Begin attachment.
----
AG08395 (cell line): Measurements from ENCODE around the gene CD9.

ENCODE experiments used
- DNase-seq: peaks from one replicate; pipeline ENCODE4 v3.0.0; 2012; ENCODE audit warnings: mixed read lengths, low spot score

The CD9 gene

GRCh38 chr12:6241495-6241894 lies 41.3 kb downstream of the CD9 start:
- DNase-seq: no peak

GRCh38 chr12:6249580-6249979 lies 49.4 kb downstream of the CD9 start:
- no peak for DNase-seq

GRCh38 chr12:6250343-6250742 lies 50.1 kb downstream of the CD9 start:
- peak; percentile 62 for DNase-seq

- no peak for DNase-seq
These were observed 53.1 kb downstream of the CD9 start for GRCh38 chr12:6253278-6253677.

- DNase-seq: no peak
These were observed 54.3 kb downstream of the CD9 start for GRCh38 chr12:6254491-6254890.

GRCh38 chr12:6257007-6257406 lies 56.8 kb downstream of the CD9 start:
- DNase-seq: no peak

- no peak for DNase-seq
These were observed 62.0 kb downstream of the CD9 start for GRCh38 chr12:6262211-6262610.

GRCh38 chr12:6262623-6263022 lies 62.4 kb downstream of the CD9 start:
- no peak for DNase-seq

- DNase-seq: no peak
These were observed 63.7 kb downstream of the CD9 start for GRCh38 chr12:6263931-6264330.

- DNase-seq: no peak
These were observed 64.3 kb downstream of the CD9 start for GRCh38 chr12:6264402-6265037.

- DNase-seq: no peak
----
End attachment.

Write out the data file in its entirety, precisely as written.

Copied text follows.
AG08395 (cell line): Measurements from ENCODE around the gene CD9.

ENCODE experiments used
- DNase-seq: peaks from one replicate; pipeline ENCODE4 v3.0.0; 2012; ENCODE audit warnings: mixed read lengths, low spot score

The CD9 gene

GRCh38 chr12:6241495-6241894 lies 41.3 kb downstream of the CD9 start:
- DNase-seq: no peak

GRCh38 chr12:6249580-6249979 lies 49.4 kb downstream of the CD9 start:
- no peak for DNase-seq

GRCh38 chr12:6250343-6250742 lies 50.1 kb downstream of the CD9 start:
- peak; percentile 62 for DNase-seq

- no peak for DNase-seq
These were observed 53.1 kb downstream of the CD9 start for GRCh38 chr12:6253278-6253677.

- DNase-seq: no peak
These were observed 54.3 kb downstream of the CD9 start for GRCh38 chr12:6254491-6254890.

GRCh38 chr12:6257007-6257406 lies 56.8 kb downstream of the CD9 start:
- DNase-seq: no peak

- no peak for DNase-seq
These were observed 62.0 kb downstream of the CD9 start for GRCh38 chr12:6262211-6262610.

GRCh38 chr12:6262623-6263022 lies 62.4 kb downstream of the CD9 start:
- no peak for DNase-seq

- DNase-seq: no peak
These were observed 63.7 kb downstream of the CD9 start for GRCh38 chr12:6263931-6264330.

- DNase-seq: no peak
These were observed 64.3 kb downstream of the CD9 start for GRCh38 chr12:6264402-6265037.

- DNase-seq: no peak